MARTIAL ARTS ARE variable in their approach to life. Generally they are aggressive and have for their distinct purpose violent behavior. Karate, jujitsu, aikido, t'ai chi chu'an, kung-fu, wu-su, tae-kwan- do, and judo are Asian wrestling forms, however, they are an art of combat and self-defense, widely practiced as a sport.
To learn a martial art usually means that you are encouraged to protect yourself to be able to defend yourself against aggressive action on the part of another. Often knowing such an art encourages offensive action on the part of another.
My friend told me, one evening she came home from work very late, almost midnight. She caught the last bus from town and her stop was the last one before the bus turned around to head back to town.
As usual she was sitting talking to the bus driver unaware that it was so late. When the bus stopped and she bid farewell to the driver, she got off. A man got off at the end of the line too. She walked down the unlit street to her home. She felt a little nervous. So, she turned to the man walking behind her.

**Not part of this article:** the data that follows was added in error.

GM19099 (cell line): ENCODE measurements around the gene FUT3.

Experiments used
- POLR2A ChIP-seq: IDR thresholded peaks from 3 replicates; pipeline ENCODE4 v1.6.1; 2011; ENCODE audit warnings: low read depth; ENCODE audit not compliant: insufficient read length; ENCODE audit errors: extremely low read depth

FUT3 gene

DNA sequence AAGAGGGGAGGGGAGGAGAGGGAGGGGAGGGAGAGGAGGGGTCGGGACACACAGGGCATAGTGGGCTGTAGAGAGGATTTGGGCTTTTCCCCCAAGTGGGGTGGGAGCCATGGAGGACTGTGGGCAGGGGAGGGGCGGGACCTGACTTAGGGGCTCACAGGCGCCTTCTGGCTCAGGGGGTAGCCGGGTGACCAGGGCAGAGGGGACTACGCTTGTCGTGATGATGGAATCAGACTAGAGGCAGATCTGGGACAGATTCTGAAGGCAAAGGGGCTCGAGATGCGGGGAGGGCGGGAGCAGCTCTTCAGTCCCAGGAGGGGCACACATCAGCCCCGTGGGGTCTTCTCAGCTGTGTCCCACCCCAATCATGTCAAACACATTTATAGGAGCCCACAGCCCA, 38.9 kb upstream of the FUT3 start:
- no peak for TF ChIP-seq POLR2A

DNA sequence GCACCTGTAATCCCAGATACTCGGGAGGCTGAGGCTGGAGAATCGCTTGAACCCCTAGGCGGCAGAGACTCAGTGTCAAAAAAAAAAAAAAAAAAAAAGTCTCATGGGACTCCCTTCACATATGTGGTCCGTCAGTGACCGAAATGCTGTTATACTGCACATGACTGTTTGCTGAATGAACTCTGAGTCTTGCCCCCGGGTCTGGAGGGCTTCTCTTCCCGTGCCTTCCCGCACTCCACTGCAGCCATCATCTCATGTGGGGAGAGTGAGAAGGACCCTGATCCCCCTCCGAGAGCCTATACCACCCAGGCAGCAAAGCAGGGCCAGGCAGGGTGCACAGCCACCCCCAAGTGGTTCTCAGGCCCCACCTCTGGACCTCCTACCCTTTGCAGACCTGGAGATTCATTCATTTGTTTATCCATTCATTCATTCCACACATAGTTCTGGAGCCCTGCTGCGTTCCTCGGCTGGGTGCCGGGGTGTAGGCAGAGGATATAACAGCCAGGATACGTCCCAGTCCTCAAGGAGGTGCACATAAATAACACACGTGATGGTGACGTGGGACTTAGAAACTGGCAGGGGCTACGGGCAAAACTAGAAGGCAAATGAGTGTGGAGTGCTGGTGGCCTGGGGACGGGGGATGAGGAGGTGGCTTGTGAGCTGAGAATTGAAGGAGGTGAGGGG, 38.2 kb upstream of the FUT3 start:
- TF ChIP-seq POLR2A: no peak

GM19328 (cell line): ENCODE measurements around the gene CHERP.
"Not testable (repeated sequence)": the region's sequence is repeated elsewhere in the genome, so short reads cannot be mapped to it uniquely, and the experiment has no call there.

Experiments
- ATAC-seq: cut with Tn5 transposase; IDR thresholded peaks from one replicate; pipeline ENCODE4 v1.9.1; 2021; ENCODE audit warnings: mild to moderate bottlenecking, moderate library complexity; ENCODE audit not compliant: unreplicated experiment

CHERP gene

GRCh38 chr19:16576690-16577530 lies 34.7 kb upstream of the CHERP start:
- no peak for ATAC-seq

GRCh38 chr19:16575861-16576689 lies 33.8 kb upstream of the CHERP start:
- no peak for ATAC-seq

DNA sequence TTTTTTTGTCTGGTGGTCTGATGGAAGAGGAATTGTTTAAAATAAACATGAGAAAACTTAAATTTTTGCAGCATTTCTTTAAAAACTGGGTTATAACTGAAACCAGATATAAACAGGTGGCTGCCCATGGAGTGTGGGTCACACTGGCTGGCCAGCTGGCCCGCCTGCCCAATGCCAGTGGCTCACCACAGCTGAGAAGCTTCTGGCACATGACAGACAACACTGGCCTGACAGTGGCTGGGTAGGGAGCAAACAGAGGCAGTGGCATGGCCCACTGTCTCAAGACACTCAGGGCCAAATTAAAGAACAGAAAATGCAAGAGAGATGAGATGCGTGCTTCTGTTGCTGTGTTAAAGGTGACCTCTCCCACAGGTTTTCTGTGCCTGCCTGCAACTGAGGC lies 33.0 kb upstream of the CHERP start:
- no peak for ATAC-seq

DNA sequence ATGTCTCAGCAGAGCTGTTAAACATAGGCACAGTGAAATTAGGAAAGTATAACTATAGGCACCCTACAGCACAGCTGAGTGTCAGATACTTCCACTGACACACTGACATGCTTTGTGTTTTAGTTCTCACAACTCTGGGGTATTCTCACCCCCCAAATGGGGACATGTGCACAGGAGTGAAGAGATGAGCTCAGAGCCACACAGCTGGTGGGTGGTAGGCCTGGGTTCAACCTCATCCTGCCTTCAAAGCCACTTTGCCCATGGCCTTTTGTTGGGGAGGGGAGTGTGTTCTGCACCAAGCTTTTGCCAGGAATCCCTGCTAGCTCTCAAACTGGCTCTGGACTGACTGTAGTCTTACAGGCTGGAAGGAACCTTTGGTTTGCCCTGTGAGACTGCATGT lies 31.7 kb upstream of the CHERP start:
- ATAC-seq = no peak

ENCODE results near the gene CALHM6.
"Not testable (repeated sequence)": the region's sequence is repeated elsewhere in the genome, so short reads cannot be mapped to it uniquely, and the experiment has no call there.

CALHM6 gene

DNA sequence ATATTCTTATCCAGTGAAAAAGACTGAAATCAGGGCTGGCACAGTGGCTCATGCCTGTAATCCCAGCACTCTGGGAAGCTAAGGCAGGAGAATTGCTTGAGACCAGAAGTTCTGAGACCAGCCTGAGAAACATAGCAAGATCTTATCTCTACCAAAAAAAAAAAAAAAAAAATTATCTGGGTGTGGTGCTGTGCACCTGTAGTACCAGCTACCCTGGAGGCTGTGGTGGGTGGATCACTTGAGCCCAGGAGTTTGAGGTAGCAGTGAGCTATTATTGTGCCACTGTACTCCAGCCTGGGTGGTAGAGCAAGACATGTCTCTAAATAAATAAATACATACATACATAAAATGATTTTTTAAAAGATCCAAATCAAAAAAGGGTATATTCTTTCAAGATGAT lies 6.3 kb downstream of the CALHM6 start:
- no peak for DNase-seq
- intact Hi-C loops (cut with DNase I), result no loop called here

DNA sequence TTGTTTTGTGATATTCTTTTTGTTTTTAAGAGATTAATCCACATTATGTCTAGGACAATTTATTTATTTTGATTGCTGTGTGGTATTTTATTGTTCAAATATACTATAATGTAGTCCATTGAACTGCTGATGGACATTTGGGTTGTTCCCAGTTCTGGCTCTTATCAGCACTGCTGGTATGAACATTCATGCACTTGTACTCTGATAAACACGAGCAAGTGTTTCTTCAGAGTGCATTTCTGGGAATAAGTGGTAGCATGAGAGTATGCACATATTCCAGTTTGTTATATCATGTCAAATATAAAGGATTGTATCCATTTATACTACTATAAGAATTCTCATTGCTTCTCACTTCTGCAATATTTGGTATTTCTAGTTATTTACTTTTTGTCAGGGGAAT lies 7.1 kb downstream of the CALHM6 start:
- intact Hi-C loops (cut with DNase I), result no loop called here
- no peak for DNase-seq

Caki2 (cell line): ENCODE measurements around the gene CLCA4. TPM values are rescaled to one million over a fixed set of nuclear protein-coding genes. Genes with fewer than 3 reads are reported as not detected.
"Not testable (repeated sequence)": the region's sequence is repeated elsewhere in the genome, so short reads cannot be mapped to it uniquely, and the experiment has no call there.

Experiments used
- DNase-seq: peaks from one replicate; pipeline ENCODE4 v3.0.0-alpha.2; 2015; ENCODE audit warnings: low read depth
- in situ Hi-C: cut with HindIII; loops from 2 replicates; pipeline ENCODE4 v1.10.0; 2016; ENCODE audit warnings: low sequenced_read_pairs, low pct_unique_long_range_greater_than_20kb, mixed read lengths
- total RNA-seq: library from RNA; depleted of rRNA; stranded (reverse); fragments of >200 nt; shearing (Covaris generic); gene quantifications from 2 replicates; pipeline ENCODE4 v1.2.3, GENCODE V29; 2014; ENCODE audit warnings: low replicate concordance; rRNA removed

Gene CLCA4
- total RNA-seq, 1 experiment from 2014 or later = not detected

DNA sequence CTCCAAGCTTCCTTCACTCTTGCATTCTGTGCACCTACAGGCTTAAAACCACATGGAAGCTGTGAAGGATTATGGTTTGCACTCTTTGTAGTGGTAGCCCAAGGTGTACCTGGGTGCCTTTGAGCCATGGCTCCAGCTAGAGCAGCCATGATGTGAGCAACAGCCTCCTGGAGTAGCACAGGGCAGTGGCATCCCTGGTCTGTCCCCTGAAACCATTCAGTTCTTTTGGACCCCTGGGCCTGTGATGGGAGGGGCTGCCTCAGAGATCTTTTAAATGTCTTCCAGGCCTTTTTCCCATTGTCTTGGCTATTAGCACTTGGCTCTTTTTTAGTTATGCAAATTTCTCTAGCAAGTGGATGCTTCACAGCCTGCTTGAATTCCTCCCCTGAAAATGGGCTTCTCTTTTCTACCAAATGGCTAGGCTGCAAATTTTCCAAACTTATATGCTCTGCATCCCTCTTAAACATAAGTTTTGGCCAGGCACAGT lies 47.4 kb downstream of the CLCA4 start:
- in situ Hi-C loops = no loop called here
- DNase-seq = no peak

"Sir," she asked, "would you mind walking with me along this lonely stretch of road. I would feel so much better?"
The man did not speak, but he walked along with my friend. As she reached her front door she turned to the man and said, "Thank you for walking me home, I felt I could trust in you."
The man bowed his head. Shamefully he said to my friend, "Lady, I was going to rob you. When you trusted me, I could not."
How can we teach the kind of oneness she demonstrated? This is not taught in offensive classes where the more violent and aggressive the actions the better. True, watching movies as the "Karate Kid" and "Kung-fu" we are jaded into expecting these martial arts to be brutal. The martial arts may, in truth, teach gentleness, humbleness and self-confidence. They may, as we have seen demonstrated in some of them, flow gently and express an untouchable peace.
-Dr Herbert L Beierle